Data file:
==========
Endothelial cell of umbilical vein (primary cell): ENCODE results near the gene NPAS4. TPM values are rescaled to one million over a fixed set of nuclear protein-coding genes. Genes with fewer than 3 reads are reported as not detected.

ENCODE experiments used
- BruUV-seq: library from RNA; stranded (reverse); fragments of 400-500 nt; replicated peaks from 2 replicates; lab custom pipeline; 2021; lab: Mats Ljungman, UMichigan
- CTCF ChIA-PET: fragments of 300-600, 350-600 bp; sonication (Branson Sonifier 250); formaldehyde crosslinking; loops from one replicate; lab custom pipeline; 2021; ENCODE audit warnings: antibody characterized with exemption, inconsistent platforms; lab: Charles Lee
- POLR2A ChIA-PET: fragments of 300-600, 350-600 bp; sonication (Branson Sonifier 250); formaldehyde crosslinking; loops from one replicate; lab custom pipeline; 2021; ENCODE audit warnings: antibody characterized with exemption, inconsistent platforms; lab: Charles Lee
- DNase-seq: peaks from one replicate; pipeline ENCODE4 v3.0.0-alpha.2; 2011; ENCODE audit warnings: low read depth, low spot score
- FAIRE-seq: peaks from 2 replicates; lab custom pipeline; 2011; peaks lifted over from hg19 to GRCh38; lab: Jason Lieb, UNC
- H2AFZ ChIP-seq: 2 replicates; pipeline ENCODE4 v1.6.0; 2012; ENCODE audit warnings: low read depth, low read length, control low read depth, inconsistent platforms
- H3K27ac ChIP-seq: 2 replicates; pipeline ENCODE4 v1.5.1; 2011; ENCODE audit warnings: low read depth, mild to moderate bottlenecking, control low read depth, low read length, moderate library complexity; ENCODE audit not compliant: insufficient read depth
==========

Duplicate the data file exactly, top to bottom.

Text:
Endothelial cell of umbilical vein (primary cell): ENCODE results near the gene NPAS4. TPM values are rescaled to one million over a fixed set of nuclear protein-coding genes. Genes with fewer than 3 reads are reported as not detected.

ENCODE experiments used
- BruUV-seq: library from RNA; stranded (reverse); fragments of 400-500 nt; replicated peaks from 2 replicates; lab custom pipeline; 2021; lab: Mats Ljungman, UMichigan
- CTCF ChIA-PET: fragments of 300-600, 350-600 bp; sonication (Branson Sonifier 250); formaldehyde crosslinking; loops from one replicate; lab custom pipeline; 2021; ENCODE audit warnings: antibody characterized with exemption, inconsistent platforms; lab: Charles Lee
- POLR2A ChIA-PET: fragments of 300-600, 350-600 bp; sonication (Branson Sonifier 250); formaldehyde crosslinking; loops from one replicate; lab custom pipeline; 2021; ENCODE audit warnings: antibody characterized with exemption, inconsistent platforms; lab: Charles Lee
- DNase-seq: peaks from one replicate; pipeline ENCODE4 v3.0.0-alpha.2; 2011; ENCODE audit warnings: low read depth, low spot score
- FAIRE-seq: peaks from 2 replicates; lab custom pipeline; 2011; peaks lifted over from hg19 to GRCh38; lab: Jason Lieb, UNC
- H2AFZ ChIP-seq: 2 replicates; pipeline ENCODE4 v1.6.0; 2012; ENCODE audit warnings: low read depth, low read length, control low read depth, inconsistent platforms
- H3K27ac ChIP-seq: 2 replicates; pipeline ENCODE4 v1.5.1; 2011; ENCODE audit warnings: low read depth, mild to moderate bottlenecking, control low read depth, low read length, moderate library complexity; ENCODE audit not compliant: insufficient read depth